If you want to see the funny in Tucker’s time on-stage, you’ll probably laugh. For me, however, it felt like the jokes themselves were less jokes and more anecdotes. Tucker tells stories, yes. But he doesn’t really deliver hard-hitting jokes. In a way, the comedy is missing here and Tucker’s stand up is more “cool story, bro” and “this dude tells funny stories” than “damn that was hilarious.” In contrast to his proven comedic record on-screen, Live feels a few years too late, like a simultaneous victory lap and come-back for an athlete nobody really remembers in the first place. Ultimately, the impetus to laugh missed me somehow and I found myself more preoccupied with just listening and watching him.
Maybe I’m broken inside.
Or maybe I’m not? If I’m convinced of anything, I’m convinced that if you really watch him, there’s just something about Tucker that feels…disconnected and distant. In choice moments, he almost seems resigned on stage, looking like a man phoning one last verse in for the sake of getting his album out. The resignation in his performance isn’t always clear, because he does a lot of running around. But if you pay attention you’ll see a very different man than the one we’re used to in the movies; you’ll see a man who’s seen some things, who’s tired, and who’s not at the top of his game.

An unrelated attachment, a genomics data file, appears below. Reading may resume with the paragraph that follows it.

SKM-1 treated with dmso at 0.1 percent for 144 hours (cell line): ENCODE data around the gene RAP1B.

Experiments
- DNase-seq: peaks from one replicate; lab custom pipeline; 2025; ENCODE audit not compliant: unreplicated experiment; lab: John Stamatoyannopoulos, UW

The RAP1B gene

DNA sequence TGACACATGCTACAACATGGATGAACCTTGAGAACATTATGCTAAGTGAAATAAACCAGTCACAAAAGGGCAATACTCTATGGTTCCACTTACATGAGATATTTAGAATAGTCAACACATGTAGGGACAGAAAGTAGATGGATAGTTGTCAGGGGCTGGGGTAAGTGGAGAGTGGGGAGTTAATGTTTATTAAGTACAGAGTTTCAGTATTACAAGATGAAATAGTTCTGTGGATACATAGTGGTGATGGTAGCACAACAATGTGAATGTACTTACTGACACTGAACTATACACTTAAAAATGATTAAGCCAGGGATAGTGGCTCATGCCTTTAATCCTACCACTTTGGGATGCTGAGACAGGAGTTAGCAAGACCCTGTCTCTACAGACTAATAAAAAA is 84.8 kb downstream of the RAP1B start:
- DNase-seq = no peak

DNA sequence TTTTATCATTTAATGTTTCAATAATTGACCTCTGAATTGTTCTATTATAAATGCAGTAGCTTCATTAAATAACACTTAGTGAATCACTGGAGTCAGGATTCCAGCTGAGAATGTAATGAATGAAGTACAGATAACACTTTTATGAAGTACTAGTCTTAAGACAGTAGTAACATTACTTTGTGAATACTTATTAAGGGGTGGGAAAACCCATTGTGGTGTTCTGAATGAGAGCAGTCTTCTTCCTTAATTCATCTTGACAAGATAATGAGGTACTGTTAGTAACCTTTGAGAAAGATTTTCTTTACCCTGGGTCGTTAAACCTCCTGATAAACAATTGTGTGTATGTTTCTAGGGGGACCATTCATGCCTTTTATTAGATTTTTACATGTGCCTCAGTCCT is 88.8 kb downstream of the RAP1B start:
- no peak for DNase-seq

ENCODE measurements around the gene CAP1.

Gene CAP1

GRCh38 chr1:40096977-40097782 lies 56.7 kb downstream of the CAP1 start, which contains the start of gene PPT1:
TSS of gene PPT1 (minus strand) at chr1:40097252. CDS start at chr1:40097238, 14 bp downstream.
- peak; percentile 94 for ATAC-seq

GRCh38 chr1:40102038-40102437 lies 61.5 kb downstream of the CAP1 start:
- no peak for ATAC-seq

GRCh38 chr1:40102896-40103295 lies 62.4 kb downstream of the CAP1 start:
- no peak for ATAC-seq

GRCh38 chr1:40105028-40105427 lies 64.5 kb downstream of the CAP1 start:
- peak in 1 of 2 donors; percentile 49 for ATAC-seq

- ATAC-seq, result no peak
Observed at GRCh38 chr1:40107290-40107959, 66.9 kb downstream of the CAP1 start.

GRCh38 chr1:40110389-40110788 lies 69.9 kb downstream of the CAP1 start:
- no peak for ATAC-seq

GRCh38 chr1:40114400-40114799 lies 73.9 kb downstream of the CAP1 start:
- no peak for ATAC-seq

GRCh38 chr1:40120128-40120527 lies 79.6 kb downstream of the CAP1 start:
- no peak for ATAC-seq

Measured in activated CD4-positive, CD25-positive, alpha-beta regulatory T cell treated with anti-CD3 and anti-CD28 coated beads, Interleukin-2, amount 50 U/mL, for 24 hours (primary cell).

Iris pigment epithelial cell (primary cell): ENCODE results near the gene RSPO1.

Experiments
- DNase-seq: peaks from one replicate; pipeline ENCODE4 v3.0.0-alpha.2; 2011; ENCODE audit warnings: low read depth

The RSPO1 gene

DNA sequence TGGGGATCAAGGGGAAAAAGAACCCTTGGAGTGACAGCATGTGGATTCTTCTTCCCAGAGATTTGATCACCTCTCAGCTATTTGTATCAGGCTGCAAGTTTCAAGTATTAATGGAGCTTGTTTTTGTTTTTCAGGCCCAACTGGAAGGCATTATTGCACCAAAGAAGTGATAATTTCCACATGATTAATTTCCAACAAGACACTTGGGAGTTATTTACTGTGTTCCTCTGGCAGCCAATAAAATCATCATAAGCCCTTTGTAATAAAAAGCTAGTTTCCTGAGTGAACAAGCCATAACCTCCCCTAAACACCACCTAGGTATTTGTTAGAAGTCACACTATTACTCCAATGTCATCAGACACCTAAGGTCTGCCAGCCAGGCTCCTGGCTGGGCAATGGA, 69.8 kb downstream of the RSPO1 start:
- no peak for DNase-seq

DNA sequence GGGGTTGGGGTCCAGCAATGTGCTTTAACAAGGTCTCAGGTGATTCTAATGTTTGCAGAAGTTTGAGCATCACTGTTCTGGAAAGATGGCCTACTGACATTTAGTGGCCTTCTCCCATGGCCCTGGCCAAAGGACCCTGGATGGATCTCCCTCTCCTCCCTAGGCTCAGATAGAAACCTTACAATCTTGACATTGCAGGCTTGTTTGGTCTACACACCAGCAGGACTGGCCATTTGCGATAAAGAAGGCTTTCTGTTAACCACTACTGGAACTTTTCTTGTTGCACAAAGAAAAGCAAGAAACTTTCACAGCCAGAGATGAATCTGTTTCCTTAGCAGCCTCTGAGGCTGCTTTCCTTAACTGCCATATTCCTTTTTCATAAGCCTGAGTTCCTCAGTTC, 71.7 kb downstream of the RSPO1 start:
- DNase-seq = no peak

Alas, considering the personal and anecdotal nature of many of Tucker’s jokes, I think this entire special could have been a compelling personal documentary. A 30 for 30 for a comedian, if you will. It would have been able to shine light on his life while giving him a sympathetic jumping board for a return to comedy. But, in its current form as a comedy special, it feels lackluster for a man who was once the top paid actor in Hollywood.
What happens then, to a comedic career deferred?
We’ve seen plenty of comics bloom late (see: middle age) or burn bright early and then dive into a different career, or, quietly collect residuals on the backend. But for those who burn bright and then relapse into comedy later in life, what do they do when they can’t recapture our attention the way their younger selves could? I think that’s a question comics like Tucker still need to answer and we need to ask more.
So if you want to make sure Chris Tucker is still alive and not riding Zebras in Kenya with Tupac, this special is for you. However, if you’re looking to laugh out loud and slap your knee a few times, this one might be best left off your Netflix queue. Let your nostalgia hold you over until he can catch his stride again.
The original Homeboy With A Keyboard ™, dap wants to be an enigma, but he’s pretty transparent. A transplant from “Back East,” he found himself in Oakland writing about alla the fun things. He’s in love with the coco(a) (skinned women and butter,) among other things. @dapisdope